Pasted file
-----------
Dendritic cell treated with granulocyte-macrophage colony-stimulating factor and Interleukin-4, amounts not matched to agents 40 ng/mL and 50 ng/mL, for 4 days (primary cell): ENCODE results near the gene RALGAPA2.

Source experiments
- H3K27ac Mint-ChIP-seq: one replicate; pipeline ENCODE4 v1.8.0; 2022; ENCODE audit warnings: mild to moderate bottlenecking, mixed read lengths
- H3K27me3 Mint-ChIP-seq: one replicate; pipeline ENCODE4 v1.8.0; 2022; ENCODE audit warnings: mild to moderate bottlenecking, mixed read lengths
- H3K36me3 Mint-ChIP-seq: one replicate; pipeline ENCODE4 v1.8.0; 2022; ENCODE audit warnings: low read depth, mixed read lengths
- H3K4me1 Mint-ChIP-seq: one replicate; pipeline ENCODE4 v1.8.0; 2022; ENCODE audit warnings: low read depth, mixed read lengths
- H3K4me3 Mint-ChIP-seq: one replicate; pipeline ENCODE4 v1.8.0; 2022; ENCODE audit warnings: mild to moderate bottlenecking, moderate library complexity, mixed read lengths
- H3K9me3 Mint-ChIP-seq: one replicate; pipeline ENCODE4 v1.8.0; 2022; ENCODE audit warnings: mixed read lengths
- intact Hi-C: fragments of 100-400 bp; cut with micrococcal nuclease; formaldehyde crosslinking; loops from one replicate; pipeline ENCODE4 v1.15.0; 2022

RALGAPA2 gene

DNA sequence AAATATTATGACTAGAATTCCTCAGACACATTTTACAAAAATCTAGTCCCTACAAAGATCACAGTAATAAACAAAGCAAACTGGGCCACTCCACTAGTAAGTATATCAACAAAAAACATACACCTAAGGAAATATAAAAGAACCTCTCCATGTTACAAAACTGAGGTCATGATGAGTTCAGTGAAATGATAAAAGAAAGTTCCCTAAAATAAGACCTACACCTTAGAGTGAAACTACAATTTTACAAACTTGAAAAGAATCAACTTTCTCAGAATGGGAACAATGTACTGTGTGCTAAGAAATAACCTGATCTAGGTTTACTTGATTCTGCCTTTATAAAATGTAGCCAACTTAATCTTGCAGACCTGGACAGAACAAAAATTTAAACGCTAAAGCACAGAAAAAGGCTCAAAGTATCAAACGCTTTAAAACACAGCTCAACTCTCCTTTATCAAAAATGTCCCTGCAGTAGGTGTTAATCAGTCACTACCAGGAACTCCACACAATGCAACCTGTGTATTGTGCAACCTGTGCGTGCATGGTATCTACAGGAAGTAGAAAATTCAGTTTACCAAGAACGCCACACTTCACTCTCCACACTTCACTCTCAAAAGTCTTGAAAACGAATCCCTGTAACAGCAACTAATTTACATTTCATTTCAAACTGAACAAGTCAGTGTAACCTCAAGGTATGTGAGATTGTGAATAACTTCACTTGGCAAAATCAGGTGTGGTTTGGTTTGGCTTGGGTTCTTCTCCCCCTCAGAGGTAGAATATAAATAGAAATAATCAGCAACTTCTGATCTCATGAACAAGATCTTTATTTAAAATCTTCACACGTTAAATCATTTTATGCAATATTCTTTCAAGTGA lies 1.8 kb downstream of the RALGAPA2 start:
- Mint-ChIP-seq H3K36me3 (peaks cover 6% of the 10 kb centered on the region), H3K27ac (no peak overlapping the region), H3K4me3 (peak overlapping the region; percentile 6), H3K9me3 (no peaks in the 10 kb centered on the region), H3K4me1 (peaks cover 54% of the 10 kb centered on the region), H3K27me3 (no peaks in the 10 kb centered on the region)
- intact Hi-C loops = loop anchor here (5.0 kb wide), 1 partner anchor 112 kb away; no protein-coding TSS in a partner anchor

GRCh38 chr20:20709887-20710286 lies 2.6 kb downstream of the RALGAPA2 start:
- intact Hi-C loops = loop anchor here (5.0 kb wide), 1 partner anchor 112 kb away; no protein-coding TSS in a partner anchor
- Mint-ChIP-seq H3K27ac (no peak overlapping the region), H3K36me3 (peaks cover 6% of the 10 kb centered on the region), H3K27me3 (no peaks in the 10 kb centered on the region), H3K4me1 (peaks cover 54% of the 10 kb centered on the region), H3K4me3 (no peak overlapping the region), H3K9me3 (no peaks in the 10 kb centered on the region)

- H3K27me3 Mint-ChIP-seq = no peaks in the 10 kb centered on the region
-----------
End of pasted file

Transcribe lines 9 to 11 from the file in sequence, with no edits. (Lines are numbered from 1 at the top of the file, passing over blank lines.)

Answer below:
- intact Hi-C: fragments of 100-400 bp; cut with micrococcal nuclease; formaldehyde crosslinking; loops from one replicate; pipeline ENCODE4 v1.15.0; 2022

RALGAPA2 gene

DNA sequence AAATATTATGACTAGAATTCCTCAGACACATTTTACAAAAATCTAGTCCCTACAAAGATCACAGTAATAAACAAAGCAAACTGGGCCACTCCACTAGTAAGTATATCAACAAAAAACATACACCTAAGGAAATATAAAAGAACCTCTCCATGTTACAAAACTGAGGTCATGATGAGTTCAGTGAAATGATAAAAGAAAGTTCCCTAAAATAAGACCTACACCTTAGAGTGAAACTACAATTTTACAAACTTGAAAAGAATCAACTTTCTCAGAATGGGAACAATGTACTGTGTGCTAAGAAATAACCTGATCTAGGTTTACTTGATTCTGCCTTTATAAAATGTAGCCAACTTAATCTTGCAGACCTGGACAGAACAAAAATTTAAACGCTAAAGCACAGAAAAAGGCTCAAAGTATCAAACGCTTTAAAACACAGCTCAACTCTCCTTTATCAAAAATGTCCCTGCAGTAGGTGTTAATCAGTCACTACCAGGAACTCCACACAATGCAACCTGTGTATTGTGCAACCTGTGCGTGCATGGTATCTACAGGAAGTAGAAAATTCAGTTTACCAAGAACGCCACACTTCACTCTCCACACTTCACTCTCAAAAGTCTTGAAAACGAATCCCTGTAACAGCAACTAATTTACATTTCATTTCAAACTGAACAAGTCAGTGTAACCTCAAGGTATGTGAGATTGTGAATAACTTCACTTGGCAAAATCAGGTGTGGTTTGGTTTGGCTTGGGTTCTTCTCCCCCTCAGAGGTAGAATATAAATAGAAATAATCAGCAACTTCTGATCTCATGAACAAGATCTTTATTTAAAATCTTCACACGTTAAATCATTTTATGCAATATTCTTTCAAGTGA lies 1.8 kb downstream of the RALGAPA2 start: